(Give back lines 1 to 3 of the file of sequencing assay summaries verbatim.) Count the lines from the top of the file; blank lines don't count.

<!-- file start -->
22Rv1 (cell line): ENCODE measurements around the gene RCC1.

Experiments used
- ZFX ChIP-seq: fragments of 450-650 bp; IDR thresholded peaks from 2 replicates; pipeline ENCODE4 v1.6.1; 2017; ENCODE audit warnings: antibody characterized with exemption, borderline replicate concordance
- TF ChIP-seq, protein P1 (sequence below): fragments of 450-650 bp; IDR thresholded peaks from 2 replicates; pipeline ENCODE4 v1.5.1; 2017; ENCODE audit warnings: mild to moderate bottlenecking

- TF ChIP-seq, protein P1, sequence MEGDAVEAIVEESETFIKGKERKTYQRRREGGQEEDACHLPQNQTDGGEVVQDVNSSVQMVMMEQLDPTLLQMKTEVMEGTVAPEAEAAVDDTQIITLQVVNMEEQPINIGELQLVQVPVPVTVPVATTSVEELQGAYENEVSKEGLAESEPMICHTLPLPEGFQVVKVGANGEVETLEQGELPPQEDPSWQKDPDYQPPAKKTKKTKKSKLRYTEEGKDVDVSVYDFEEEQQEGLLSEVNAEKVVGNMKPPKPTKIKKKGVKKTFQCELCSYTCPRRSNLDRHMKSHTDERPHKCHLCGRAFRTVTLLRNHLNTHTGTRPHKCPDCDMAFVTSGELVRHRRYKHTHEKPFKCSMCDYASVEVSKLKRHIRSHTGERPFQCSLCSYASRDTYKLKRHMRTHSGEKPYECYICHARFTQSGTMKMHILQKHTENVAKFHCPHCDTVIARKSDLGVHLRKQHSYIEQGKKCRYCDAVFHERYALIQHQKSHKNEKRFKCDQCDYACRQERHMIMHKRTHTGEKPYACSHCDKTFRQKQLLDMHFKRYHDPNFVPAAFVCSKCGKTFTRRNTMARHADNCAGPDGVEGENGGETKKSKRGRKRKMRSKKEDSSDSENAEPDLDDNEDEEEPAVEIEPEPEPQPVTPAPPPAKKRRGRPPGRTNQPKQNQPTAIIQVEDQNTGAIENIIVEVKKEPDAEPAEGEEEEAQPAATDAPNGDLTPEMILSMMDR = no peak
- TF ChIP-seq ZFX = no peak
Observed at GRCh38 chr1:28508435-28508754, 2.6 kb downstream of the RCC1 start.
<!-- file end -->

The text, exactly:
22Rv1 (cell line): ENCODE measurements around the gene RCC1.

Experiments used
- ZFX ChIP-seq: fragments of 450-650 bp; IDR thresholded peaks from 2 replicates; pipeline ENCODE4 v1.6.1; 2017; ENCODE audit warnings: antibody characterized with exemption, borderline replicate concordance